Disaster Recovery Sites

DR sites ensure that operations can continue regardless of any mishap or disaster. They can also function as a means of replicating data from the main site to ensure minimal data loss

Disaster Recovery have become an integral part of the ongoing business process with most of the Organizations that consider it important to do risk assessment and risk mitigation to safeguard their business from all sorts of threats and crises.

A Disaster Recovery (DR) site is a physical location separate from a company’s primary headquarters. Its purpose is to keep the organizational systems running in the event of a power outage, cyberattack, network failure, natural disaster, unexpected downtime, sabotage or other event that takes down the primary location.

Depending on the type of DR site, and what DR services they’re using, the facility might be online immediately, or there might be a short or long delay. As well discuss below, the type of DR site selected depends on the needs and financial resources of the organization.

What is the Importance of a Disaster Recovery Site?

DR sites ensure that operations can continue regardless of any mishap or disaster. They can also function as a means of replicating data from the main site to ensure minimal data loss. A DR site greatly reduces risk to the organization and eliminates the possibility of a devastating data loss incident or a period of downtime that could cripple the organization.

Commercial Disaster Recovery Sites

It is not uncommon in case of IT companies to seek services of a third party vendor who specializes in providing DR services. In most cases where the IT installations are huge and critical, using a good third party DR center makes more sense than setting up one in house. When it comes to Third party services, following options are available in the market.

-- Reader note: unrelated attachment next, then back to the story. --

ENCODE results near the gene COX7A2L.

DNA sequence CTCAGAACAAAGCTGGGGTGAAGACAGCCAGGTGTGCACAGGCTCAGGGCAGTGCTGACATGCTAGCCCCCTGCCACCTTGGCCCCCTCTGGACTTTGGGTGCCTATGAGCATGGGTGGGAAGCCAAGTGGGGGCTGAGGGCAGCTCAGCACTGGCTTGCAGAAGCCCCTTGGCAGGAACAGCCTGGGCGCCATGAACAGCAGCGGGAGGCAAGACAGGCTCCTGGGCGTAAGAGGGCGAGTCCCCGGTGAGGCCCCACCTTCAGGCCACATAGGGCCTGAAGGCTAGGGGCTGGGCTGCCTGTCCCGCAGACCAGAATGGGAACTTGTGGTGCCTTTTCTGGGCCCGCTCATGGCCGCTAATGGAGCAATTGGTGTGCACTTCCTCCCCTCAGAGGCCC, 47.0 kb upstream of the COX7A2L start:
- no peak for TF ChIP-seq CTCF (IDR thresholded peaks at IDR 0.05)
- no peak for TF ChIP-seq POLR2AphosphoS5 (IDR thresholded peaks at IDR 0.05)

•  Hot Site: A hot site refers to a ready to use office or site or a ‘Plug and Play’ facility that is fully equipped and fully functional. In case of hot sites, all systems can be pre – loaded and kept ready for use including communication network etc within one hour or so. The cost of such hot site could be the same as the running costs of established operations or even more.
  • Cold Site: A shell space with basic facilities is called a cold site. One would need to move in, set up the computer networks and get the systems set up going including communication network etc. Cold site basically refers to a semi furnished space with basic infrastructure in place. The cost could be relatively cheaper as it does not include the infrastructure. In case of an emergency, the teams can move in with the infrastructure and set up the office or business within a day or two.
  • Mobile or Portable Sites: Some vendors offer work spaces that are mobile and mounted on trailers. Some offer portable prefab cabins which can be stationed anywhere. Such mobile sites would be shell spaces and would need to be equipped with infrastructure to start operations.